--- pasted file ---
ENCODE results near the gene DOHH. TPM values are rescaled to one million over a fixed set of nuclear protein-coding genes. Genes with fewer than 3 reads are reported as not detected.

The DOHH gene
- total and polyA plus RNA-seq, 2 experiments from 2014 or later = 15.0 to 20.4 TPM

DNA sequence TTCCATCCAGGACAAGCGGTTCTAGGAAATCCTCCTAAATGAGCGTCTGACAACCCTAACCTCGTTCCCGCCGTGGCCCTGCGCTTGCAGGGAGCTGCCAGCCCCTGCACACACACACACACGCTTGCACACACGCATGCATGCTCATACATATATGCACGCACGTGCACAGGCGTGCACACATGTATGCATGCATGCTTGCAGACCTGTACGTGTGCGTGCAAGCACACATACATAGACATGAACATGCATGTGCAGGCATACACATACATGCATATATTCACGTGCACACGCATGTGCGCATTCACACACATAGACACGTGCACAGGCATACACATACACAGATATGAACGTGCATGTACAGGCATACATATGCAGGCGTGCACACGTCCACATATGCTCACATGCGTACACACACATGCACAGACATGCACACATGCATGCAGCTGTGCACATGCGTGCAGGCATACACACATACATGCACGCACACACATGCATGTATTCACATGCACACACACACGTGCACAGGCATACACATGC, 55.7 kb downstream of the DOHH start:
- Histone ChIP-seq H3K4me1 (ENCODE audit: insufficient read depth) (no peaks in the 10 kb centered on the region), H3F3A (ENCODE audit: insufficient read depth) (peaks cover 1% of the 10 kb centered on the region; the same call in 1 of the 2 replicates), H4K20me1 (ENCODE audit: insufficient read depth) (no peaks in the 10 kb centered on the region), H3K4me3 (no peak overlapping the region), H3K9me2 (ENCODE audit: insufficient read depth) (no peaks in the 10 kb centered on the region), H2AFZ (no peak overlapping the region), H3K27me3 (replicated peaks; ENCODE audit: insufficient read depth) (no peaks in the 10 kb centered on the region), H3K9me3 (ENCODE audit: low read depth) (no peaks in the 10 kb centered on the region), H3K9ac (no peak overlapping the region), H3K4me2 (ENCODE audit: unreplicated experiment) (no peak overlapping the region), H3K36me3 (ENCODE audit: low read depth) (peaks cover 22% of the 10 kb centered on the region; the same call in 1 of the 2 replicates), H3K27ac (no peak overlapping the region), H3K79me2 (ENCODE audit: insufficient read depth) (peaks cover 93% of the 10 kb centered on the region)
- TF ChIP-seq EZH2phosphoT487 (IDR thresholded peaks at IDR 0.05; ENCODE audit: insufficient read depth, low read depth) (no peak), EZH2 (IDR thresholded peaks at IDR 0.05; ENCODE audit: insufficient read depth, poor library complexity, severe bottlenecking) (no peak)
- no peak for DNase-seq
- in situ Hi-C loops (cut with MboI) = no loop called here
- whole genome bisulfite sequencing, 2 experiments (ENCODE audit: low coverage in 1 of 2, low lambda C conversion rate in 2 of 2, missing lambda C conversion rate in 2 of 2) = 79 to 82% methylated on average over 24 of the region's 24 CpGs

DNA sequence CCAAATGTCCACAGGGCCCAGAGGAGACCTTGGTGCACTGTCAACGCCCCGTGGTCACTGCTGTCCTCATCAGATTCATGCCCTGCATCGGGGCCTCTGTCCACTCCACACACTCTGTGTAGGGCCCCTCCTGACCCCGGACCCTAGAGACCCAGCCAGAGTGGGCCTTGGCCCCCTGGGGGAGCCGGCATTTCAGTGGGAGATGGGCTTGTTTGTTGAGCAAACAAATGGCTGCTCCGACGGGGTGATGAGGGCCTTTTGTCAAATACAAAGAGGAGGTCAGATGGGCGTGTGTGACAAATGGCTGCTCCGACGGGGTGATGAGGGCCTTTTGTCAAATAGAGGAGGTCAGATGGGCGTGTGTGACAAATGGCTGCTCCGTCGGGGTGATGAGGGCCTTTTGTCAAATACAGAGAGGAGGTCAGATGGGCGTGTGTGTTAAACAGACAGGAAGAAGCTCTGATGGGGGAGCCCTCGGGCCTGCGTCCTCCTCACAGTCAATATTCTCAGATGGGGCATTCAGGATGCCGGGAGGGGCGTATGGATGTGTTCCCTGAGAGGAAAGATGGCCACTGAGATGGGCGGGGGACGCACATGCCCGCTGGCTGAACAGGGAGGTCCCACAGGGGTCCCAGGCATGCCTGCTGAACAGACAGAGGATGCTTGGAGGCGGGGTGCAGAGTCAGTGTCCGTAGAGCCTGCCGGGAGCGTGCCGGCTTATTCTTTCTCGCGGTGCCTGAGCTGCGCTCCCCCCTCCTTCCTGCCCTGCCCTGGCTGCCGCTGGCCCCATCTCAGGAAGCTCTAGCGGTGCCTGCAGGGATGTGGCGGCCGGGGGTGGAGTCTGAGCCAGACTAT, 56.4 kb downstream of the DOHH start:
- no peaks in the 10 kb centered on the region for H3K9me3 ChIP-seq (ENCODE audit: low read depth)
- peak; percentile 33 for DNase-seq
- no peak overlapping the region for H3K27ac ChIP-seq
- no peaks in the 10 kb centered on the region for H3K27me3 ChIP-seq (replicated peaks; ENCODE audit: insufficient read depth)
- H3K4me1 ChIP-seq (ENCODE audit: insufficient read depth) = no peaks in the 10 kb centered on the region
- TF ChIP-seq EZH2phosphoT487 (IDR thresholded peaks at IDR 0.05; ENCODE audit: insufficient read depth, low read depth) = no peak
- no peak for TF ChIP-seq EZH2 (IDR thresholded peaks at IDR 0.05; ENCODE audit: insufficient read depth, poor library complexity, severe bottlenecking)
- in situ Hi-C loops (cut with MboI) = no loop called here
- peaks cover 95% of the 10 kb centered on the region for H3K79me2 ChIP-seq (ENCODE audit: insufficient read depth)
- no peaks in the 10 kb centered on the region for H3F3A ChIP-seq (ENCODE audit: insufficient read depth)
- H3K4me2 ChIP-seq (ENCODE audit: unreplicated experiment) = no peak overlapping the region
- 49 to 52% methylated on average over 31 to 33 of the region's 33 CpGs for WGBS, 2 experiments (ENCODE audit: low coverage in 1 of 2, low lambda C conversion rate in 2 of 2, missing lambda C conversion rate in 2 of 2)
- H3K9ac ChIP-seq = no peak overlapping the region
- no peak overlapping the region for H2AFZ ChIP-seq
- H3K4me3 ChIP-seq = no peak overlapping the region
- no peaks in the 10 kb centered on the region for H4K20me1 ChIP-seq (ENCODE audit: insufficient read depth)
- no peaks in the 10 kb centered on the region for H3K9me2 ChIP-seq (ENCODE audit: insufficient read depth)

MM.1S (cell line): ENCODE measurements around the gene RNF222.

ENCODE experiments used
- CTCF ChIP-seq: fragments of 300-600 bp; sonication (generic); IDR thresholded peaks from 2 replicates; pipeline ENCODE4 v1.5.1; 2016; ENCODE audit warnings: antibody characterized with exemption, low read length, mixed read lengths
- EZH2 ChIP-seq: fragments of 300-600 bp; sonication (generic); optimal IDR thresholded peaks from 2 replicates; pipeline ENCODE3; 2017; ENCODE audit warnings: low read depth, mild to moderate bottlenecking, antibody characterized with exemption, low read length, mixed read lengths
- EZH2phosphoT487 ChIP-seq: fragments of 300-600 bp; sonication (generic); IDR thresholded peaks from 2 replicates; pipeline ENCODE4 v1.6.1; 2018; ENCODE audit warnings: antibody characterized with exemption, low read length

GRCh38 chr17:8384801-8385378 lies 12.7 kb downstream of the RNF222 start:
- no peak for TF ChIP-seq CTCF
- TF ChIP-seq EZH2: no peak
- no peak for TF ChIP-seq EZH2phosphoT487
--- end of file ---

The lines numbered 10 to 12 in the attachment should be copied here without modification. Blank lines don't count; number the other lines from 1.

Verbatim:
DNA sequence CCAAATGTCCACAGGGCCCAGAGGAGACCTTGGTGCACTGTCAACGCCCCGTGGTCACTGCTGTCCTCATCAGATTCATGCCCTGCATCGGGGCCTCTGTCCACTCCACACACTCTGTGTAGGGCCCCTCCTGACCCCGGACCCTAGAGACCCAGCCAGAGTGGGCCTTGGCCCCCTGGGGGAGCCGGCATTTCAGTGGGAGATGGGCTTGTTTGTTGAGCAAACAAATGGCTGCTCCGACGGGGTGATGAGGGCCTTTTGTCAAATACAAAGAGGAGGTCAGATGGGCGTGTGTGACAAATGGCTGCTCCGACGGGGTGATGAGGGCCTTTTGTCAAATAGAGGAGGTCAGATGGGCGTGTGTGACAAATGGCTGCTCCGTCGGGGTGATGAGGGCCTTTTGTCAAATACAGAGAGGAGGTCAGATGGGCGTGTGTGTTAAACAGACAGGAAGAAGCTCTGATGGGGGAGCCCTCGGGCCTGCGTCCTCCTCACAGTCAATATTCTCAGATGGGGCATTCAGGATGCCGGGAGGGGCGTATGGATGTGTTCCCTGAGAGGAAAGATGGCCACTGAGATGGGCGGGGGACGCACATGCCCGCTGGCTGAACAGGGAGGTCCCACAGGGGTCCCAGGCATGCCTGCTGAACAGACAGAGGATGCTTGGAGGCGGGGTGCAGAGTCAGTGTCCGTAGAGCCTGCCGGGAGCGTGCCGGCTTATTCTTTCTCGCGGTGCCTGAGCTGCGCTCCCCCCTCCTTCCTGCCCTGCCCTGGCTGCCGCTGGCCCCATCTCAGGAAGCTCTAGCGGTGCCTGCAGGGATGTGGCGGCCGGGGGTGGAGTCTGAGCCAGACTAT, 56.4 kb downstream of the DOHH start:
- no peaks in the 10 kb centered on the region for H3K9me3 ChIP-seq (ENCODE audit: low read depth)
- peak; percentile 33 for DNase-seq